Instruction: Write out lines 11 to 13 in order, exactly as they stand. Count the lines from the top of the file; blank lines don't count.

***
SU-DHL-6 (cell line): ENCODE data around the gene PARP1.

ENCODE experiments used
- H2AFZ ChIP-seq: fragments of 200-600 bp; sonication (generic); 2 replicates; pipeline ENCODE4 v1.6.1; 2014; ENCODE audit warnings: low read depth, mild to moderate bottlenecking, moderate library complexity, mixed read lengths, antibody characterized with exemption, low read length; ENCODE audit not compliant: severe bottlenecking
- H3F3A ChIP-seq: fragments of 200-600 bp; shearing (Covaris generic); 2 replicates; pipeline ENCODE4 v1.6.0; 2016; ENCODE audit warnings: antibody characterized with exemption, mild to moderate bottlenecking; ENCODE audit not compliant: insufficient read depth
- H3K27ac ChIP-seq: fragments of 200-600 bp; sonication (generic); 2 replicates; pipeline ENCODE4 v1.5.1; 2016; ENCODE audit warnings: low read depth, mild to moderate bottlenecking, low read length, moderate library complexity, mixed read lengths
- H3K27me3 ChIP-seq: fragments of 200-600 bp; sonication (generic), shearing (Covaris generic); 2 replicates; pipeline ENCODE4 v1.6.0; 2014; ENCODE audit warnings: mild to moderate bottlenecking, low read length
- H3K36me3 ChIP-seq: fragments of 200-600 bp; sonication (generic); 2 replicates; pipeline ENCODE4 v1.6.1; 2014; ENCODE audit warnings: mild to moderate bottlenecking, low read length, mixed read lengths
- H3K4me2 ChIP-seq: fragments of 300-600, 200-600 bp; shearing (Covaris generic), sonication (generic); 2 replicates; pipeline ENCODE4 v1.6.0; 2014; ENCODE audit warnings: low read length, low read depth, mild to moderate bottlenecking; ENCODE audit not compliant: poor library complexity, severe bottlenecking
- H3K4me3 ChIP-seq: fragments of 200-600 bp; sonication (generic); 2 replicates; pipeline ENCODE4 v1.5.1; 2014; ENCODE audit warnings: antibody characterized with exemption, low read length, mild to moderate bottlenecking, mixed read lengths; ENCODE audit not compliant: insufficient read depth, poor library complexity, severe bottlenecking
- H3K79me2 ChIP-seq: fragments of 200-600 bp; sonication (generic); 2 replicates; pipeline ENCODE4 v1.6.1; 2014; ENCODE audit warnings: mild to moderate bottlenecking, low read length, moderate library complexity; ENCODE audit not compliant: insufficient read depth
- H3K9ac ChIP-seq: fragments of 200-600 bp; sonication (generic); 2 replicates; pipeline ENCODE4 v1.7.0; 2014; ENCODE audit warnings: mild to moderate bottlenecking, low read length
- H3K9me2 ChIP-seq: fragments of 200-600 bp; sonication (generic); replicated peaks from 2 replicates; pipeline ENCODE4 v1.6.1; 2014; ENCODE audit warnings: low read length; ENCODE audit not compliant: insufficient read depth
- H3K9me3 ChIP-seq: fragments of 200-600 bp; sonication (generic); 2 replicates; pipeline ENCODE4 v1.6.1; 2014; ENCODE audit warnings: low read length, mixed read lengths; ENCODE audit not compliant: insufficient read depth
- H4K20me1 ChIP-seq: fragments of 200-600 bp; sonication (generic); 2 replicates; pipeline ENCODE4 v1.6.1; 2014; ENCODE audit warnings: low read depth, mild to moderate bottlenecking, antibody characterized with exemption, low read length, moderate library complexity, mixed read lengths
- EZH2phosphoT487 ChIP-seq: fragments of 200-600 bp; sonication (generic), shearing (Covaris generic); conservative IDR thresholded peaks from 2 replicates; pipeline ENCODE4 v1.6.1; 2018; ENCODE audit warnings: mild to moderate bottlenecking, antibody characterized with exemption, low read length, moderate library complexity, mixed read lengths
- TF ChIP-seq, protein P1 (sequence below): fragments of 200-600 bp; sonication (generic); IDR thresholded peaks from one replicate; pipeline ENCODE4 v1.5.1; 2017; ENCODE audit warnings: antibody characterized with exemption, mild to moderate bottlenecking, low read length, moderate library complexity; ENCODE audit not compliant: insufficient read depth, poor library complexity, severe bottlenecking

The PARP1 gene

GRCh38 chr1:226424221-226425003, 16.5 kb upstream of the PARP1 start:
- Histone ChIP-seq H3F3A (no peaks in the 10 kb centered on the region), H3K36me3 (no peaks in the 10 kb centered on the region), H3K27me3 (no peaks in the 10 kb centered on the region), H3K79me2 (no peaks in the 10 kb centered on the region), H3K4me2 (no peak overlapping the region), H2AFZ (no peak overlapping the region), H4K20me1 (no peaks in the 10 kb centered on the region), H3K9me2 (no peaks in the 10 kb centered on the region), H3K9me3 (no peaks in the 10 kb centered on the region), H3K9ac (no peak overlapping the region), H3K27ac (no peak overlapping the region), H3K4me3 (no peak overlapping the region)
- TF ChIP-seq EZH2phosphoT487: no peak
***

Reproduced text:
- H3K9ac ChIP-seq: fragments of 200-600 bp; sonication (generic); 2 replicates; pipeline ENCODE4 v1.7.0; 2014; ENCODE audit warnings: mild to moderate bottlenecking, low read length
- H3K9me2 ChIP-seq: fragments of 200-600 bp; sonication (generic); replicated peaks from 2 replicates; pipeline ENCODE4 v1.6.1; 2014; ENCODE audit warnings: low read length; ENCODE audit not compliant: insufficient read depth
- H3K9me3 ChIP-seq: fragments of 200-600 bp; sonication (generic); 2 replicates; pipeline ENCODE4 v1.6.1; 2014; ENCODE audit warnings: low read length, mixed read lengths; ENCODE audit not compliant: insufficient read depth